The optimal questionnaire design starts with higher-level queries about the organization as a whole before drilling down to more sensitive questions. “It’s a bit of a warmup,” Ciccarelli said. “It’s guiding the survey participant along to the point where they feel like [they’re] opening up more about [themselves] personally.”

Ciccarelli compares it to small talk: “You talk about shared experiences first — [like] the weather, whatever sports were on, travel, [and] holidays, and then you go into more personal stories later on in the conversation,” he said. “The same [concept applies] in structuring a survey. You want to…capture all these shared experiences and then slowly but surely move toward the individualized, personalized experiences.”

The style of survey questions can also reflect this top-down approach. Using multiple choice questions toward the beginning of the survey can help respondents engage with ease, and think about high-level concepts before moving down to more reflective, open-ended questions.

When Lambrecht works with clients on employee engagement surveys, she recommends they order it by dropping down organizational levels with each bucket of questions. Here’s what that looks like: 

  1. Organization: These questions dial into employees’ thoughts about the overall organization, Lambrecht said. The type of questions might include: 
  1. Leadership: The next set of questions would focus on the company’s senior leadership. Specific questions might include: 
  • Is leadership sharing information transparently?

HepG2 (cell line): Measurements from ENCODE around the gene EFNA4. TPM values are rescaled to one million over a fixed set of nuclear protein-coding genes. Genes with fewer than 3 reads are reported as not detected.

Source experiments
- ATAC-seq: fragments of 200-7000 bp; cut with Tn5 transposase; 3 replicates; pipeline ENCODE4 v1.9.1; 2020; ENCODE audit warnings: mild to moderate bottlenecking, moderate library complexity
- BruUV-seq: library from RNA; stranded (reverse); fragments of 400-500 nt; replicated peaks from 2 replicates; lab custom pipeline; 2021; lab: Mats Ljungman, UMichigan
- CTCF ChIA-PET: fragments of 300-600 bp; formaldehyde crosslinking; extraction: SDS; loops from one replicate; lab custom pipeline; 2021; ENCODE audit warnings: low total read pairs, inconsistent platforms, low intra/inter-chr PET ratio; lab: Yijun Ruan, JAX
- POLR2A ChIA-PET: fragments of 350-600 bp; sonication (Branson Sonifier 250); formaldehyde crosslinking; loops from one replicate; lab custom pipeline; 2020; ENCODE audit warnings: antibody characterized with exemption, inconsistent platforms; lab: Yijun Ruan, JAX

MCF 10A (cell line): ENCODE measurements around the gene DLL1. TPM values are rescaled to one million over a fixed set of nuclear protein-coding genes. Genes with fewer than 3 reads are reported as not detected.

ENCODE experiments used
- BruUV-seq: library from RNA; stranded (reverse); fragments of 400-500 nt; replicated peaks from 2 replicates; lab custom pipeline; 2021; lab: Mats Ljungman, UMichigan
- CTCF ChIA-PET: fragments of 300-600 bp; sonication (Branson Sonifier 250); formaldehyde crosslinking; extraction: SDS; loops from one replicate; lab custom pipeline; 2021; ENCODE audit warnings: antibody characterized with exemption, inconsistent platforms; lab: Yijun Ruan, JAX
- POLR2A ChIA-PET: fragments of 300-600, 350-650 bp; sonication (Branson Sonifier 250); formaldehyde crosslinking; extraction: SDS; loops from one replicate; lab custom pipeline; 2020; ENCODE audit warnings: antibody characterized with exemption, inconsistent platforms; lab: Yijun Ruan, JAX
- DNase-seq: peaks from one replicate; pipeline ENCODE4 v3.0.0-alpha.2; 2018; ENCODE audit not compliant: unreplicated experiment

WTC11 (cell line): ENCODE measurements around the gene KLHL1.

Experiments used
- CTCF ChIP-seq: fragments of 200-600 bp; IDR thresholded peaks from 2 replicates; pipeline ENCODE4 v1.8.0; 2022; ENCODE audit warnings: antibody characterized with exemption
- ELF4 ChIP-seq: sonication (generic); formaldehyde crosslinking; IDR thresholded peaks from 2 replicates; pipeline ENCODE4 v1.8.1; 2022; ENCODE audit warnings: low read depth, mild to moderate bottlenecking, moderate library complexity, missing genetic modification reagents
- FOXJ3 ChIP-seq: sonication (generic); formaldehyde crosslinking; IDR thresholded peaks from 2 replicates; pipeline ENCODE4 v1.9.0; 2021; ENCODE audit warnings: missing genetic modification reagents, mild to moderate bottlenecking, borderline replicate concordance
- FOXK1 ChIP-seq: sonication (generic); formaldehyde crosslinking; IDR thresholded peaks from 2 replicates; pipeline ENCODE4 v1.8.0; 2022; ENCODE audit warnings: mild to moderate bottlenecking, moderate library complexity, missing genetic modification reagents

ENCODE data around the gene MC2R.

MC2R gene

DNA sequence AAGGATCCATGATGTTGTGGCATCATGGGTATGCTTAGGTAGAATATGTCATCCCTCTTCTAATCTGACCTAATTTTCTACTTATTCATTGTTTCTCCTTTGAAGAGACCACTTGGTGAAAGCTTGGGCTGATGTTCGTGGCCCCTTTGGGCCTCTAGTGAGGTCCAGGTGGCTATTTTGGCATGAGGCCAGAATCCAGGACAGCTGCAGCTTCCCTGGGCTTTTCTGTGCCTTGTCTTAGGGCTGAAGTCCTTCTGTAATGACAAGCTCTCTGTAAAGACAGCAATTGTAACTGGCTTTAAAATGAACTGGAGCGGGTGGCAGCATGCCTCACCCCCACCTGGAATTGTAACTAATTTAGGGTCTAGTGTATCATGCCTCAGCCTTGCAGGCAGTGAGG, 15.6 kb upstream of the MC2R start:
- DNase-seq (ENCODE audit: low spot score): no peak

• How frequently do you hear from leadership?
  • What channels or platforms are most effective for receiving communication from leadership? 
  1. Managers: These types of survey questions then home in on an employee’s managers or management. General questions include: 
  • Are you comfortable giving feedback to your manager
  • Does your manager listen to your concerns?  
  • What could your manager provide more clarity on?
  1. Team: From there, the questions begin to focus on team relationships. Queries might cover: 
  • Are there clear lines of communication on your team? 
  • Is it easy to collaborate with team members? 
  • How often do you give or receive feedback from your team members?
  1. Individual: Then, the survey should focus on more personal questions. Questions might cover how the respondent feels about their role at work, including: 
  • Do you know what you need to succeed in your role (personal attributes, skills, competencies, resources, etc.)?
  • Do you understand the company’s compensation philosophy, and how to earn a promotion
  • What resources would help you grow or reach the next level of your role?
  1. Personal: The final set of questions zero in on an individual’s experience even more deeply, covering topics such as: 

The exact buckets and wording, according to Lambrecht, will depend on an organization’s unique needs. A small company, for example, might not have teams. Or an organization with only in-office staff won’t need to ask about remote collaboration tools.